In commemoration of September as National Peace Consciousness Month
and the fifty-fith anniversary of the IPC
the Institute of Philippine Culture (IPC), School of Social Sciences (SoSS)
SoSS Research Cluster on Peace, Social Justice, and Democratic Governance
are pleased to invite you to a
Research Dissemination Forum
The Bangsamoro Social Identity
Ma. Elizabeth J. Macapagal, Ph.D.
Associate Professor, Department of Psychology
Cristina J. Montiel, Ph.D.
Professor, Department of Psychology
Jose Jowel P. Canuday, Ph.D.
Assistant Professor, Department of Sociology and Anthropology
Merit Research Awardees, Institute of Philippine Culture (IPC)
School of Social Sciences, Ateneo de Manila University
Friday, 18 September 2015
4:30 – 6:00 p.m.
Case Study Room
Ground Floor, Social Sciences Building
Ateneo de Manila University
Loyola Heights, Quezon City
About the Forum
In this research forum, two papers will be presented. The first paper is on The Unifying and Divisive Effects of Social Identities: The Case of Bangsamoro Identity in Muslim Mindanao. The history of peacemaking seems to assume a common identity for Muslims and does not seem to recognize the underlying political and tribal contours in Muslim Mindanao. The present study looks into the possible unifying and divisive effects of ethnopolitical and religious social identities, and an emerging superordinate Bangsamoro identity of Muslims in Mindanao. We sampled 394 Muslims from the Tausug, Maranao, and Maguindanaoan ethnic tribes in Jolo, Marawi, and Cotabato. The findings suggest that tribal contours exist in the perception of a superordinate Bangsamoro identity. However, religious identity may be a unifying element in the conflict-ridden context of Mindanao. We discuss the theoretical and practical implications of these results for peacebuilding in Mindanao.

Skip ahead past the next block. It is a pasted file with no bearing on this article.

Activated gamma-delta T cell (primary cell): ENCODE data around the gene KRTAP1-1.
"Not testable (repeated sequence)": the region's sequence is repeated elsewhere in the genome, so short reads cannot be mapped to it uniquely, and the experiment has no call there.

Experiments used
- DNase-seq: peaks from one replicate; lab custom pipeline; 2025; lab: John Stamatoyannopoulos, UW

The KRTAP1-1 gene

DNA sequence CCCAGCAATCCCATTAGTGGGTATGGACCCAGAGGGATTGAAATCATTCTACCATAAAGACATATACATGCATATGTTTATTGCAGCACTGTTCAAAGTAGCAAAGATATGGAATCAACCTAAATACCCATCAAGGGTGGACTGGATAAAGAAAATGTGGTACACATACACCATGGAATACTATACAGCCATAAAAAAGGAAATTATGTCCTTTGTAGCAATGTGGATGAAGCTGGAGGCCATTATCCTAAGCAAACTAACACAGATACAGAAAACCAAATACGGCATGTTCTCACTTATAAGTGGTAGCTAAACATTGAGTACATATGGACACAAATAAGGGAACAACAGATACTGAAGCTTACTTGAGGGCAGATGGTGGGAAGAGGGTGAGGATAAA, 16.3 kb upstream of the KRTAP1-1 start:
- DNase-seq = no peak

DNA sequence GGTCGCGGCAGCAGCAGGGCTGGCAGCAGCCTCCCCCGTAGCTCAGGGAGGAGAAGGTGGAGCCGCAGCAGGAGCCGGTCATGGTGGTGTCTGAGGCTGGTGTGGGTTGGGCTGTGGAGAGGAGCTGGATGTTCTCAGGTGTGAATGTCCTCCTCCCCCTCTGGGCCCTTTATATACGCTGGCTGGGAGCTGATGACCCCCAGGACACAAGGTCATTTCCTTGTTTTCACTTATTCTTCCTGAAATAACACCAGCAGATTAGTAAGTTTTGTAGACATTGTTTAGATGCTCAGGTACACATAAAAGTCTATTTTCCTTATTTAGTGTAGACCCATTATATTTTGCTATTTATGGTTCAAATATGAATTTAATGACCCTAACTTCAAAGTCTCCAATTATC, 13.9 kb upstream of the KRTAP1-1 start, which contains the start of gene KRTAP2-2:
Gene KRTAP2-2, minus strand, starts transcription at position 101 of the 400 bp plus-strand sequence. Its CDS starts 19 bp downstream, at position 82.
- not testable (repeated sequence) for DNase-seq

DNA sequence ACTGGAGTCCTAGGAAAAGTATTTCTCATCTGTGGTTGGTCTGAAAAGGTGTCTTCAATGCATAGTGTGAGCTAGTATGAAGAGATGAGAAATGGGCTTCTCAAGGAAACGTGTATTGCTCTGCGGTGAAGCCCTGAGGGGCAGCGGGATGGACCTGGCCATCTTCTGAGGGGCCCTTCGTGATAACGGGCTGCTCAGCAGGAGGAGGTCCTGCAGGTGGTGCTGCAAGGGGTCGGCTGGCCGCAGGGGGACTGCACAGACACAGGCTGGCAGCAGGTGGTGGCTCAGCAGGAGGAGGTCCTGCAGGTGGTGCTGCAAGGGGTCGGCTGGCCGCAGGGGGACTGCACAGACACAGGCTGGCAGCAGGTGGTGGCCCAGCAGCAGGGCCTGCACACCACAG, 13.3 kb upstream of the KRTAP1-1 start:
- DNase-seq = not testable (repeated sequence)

The second paper is on The Collective and Social Identities in Philippine Peacebuilding: Does a Superordinate Bangsamoro Social Identity Mediate the Effects of Collective Ethnic Identity? We distinguish between collective and social identity. We further expound on collective ethnic identities of the Islamized ethnic groups, and the notion of a superordinate Bangsamoro social identity that includes both Tausugs and Maguindanaoans. We likewise examine how collective and social identities can be linked with a peacebuilding variable, namely support for the Bangsamoro Basic Law. We collected our survey data from Cotabato and Jolo. Our significant mediation results show that psychological orientations can mediate how one’s sociological classification impacts on peacebuilding. Fixed ethnic identities can fracture a united Moro front towards peacebuilding in Mindanao. However, the influence of collective identities on one’s support for the BBL are diluted by one’s dynamic psychological identification with the Bangsamoro. In comparison to collective ethnic identity, it is this superordinate identification that more strongly shapes support for the BBL.
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